Kansas passes bill to defund abortion and support Down Syndrome

By Kathy Ostrowski, legislative director
Kansans for Life

Kansas State Sen. Mary Pilcher-Cook

Kansas State Sen. Mary Pilcher-Cook

The Kansas “Pro-Life Protections Act” (HB 2253) passed the Senate by a vote of 29-11, after a nearly three-hour debate Monday that focused on extraneous amendments offered by pro-abortion Democrat senators.

Only one amendment (tweaking the tax code) was adopted. Because of that, HB 2253 is procedurally forced to get “re-passed” in the House before heading to Gov. Sam Brownback’s desk.

The Pro-Life Protections Act actually enacts no new limitations on abortion, rather it:

* recognizes that life begins at fertilization for purposes of public policy decisions;

* prevents state discrimination against pro-life entities;

* restricts tax-payer funding for abortion;

* defunds abortion training at the state university medical school;

* keeps abortion businesses out of public school sex-education courses;

* codifies informed consent topics already used by the state health department;

* strengthens medical and community support for Down syndrome & other conditions.

Sen. Mary Pilcher-Cook, Chair of the Health committee, introduced and defended HB 2253 as positive and protective legislation. She had her hands full explaining what the bill didn’t contain against the spin of liberal pro-abortion forums such as the Huffington Post.

Sen. David Haley ordinarily causes pro-lifers to groan just because of the length of his pro-abortion harangues.  However Haley really startled observers Monday by complaining that abortion opponents “impose narrow Taliban-like philosophies.”

Be it noted that Haley twice admitted in debate that he “didn’t know what was in the bill,” even though he was in the committee that took testimony and ‘worked’ the bill!

Haley offered three hostile amendments that failed; the first one would have undone all Kansas abortion statutes, including—just to name a few– informed consent, parental involvement, physician penalties, and protection of unborn children who feel pain. His second amendment suggestion was already in Kansas law, and the third was to table the bill.

Sen. Marci Francisco introduced four hostile amendments of her own, one of which would overturn our 2011 law that excludes elective abortion coverage in private health plans. The ACLU took the law to court (a law which other states have had on the books for decades), forcing Kansas Attorney General Derek Schmidt to defend the law. However, as the trial neared, the ACLU dropped the suit.

Senate Minority leader Anthony Hensley heartily endorsed every defeated motion. Sen. Francisco also offered a tax tweak amendment that succeeded.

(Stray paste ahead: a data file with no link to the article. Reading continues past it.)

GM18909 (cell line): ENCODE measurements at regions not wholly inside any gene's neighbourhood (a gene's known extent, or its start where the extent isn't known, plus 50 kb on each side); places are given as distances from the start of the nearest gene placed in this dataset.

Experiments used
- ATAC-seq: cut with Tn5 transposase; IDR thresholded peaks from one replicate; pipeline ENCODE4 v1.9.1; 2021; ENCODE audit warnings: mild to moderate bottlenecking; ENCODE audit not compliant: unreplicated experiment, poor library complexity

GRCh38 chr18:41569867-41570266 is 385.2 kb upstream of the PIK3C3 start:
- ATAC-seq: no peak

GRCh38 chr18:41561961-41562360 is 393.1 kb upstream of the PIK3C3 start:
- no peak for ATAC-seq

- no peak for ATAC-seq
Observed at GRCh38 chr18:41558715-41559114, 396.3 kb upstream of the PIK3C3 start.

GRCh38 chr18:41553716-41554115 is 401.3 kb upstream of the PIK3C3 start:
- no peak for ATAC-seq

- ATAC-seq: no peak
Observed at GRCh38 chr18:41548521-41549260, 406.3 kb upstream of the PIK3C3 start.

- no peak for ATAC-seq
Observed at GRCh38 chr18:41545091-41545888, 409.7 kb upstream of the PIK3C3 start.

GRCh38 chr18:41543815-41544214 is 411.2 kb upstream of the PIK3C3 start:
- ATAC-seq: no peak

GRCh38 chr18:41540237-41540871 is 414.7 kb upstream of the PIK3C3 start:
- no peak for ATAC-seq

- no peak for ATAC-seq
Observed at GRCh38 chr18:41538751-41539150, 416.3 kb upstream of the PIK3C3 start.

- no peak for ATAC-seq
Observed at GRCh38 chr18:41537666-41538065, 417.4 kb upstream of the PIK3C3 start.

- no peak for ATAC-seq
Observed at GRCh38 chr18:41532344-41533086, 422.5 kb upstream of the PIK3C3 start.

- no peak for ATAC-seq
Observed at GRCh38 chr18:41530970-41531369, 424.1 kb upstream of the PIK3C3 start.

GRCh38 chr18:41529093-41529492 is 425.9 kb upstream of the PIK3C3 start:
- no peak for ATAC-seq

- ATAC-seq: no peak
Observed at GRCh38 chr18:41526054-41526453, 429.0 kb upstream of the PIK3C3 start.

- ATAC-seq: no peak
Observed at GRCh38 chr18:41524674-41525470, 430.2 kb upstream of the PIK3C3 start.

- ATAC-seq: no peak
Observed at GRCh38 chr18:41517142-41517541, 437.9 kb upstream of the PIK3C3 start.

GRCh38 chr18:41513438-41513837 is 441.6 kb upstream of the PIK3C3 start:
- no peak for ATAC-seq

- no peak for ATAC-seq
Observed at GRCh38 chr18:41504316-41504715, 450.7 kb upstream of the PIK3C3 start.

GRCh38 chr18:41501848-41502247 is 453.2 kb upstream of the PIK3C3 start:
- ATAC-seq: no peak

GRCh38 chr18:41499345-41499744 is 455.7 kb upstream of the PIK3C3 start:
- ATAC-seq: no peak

The third abortion supporter to offer an amendment was freshman Sen. Pat Pettey. She wanted breast cancer and pre-term birth topics removed from the bill’s informed consent provisions.

For 15 years the Kansas Department of Health & Environment (KDHE) has determined that these topics are relevant to provide legally acceptable informed consent. KDHE cites the Institute of Medicine and a 2009 international meta-analysis in their exposition of possible future pre-term birth risk from an induced abortion.

While citing studies that conclude having an induced abortion raises a woman’s risk of having breast cancer (the “independent risk” factor), the KDHE materials focus on the incontrovertible biological evidence that the risk of breast cancer is reduced when a woman completes a full-term pregnancy. An already-pregnant woman deserves that information.

In fact, a national Planned Parenthood factsheet (submitted by its Kansas City affiliate in opposition to HB 2253) actually reinforces this fact in their breast cancer section:

“reproductive factors have been associated with risk for the disease since the seventeenth century…it is known that having a full-term pregnancy early in a woman’s childbearing years is protective against breast cancer.”

Now compare Planned Parenthood’s statement above with the first 3 sentences in the KDHE abortion informed consent booklet, under breast cancer risk:

Your chances of getting breast cancer are affected by your pregnancy history. If you have carried a pregnancy to term as a young woman, you may be less likely to get breast cancer in the future. However, your risk is not reduced if your pregnancy is ended by an abortion.

The language is nearly identical! Sen. Pettey’s amendment failed. The challengers sought headlines, not improvements for the bill. Kansans can be proud of this legislation.